Earlier this month, Harvard Business Review published an article that really hit home for me. It shone a spotlight on creativity in business -- too often at odds -- emphasizing the critical role of open-mindedness in decision-making.
As I have experienced it, decision-making among business leaders is often the opposite of what you could call open or considered. Indeed, the HBR article cheekily notes that many C-levels enjoy speed as the measuring stick for growth, not thoughtful deliberation: Move fast and break things. Or, as I have heard too many times to count, "Ask for forgiveness, not permission."
The problem with this MO is that it results in, well, broken things -- including collateral damage. This, then, requires either additional attention of the decision-maker, tasked with cleaning up a mess, or those in the trenches who halt progress on key business projects so they can tidy up.
There's a simple fix here that maintains consistent productivity while spurring innovation.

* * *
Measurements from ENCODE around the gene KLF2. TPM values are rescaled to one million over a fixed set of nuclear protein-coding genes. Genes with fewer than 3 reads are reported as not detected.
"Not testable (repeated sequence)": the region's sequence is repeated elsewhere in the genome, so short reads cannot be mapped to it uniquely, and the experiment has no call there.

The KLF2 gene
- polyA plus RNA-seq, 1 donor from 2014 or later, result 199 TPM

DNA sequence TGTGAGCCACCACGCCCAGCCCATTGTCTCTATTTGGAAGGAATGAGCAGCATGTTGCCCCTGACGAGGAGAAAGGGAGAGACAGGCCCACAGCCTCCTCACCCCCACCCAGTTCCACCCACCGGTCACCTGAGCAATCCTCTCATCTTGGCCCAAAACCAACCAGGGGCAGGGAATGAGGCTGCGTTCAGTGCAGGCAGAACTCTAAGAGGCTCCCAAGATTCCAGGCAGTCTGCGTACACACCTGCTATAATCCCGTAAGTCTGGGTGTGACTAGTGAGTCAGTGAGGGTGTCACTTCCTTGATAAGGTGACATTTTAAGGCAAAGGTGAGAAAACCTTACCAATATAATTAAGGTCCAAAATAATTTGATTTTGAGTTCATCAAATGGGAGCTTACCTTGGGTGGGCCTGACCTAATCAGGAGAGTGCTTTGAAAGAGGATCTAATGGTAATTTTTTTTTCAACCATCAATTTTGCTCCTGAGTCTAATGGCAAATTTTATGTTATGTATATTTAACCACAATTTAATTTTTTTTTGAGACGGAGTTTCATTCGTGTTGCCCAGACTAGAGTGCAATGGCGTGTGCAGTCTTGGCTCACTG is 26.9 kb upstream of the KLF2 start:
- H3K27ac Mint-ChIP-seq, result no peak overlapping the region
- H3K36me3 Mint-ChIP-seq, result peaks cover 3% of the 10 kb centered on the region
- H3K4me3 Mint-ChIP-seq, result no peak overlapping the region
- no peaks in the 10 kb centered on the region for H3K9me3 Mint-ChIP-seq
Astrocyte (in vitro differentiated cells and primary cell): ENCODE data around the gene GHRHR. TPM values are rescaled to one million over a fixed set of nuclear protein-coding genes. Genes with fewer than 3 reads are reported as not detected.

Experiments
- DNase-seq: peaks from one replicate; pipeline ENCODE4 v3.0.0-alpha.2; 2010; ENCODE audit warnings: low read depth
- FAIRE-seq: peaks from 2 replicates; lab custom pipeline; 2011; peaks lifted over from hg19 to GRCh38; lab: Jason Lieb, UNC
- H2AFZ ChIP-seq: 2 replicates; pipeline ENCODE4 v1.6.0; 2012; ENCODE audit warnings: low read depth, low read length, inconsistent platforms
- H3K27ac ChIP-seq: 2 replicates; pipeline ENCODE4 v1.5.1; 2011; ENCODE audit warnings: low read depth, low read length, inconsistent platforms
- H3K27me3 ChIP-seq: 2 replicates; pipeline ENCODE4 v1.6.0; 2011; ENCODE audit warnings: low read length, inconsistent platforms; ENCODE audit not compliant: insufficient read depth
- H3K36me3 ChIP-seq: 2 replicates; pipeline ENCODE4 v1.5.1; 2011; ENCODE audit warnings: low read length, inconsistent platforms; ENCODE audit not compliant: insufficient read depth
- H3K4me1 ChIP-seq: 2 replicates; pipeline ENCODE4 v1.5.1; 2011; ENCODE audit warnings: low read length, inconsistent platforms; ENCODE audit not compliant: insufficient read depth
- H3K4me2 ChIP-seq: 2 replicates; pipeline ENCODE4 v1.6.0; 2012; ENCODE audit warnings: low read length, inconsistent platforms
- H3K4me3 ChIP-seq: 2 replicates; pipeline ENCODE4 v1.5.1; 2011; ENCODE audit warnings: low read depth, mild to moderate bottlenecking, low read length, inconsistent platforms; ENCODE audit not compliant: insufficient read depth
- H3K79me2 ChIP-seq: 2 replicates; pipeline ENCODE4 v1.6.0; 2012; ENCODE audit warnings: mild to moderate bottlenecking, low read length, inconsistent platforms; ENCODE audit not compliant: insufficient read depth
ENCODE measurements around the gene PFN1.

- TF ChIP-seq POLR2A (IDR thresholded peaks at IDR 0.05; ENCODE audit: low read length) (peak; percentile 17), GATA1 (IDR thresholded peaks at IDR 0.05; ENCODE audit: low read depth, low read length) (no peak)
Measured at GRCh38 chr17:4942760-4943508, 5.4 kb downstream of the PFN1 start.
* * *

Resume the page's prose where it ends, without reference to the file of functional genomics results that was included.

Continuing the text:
Instead of speed as the measure for progress and growth, leaders should turn to five holistic questions to gauge the effectiveness of their decision-making process:
- Do my decisions consider all members of the company's community, from investors to C-suites, managers, and entry-level employees?
- Are my decisions made after considering long-term implications for the company and not just short-term gains?
- Do my decisions lean too heavily on easy answers and fail to provide truly effective solutions?
- Have I taken the opportunity to consider "outside the box" options that may differentiate my company from others and encourage innovative thinking?
- Have I, where appropriate, solicited ideas and feedback from others in the company to ensure my decisions take all perspectives into account?
These questions can be asked as part of a personal review, conducted quarterly or semi-annually, or before or after major decisions. I find it helpful to do both.
The underlying principle here is that no leader operates in a vacuum. A company is built collectively, even if decisions are ultimately made by those at the top. The best leaders consider decisions carefully, with creative open-mindedness as their guiding light.
Speed only leads to unnecessary accidents.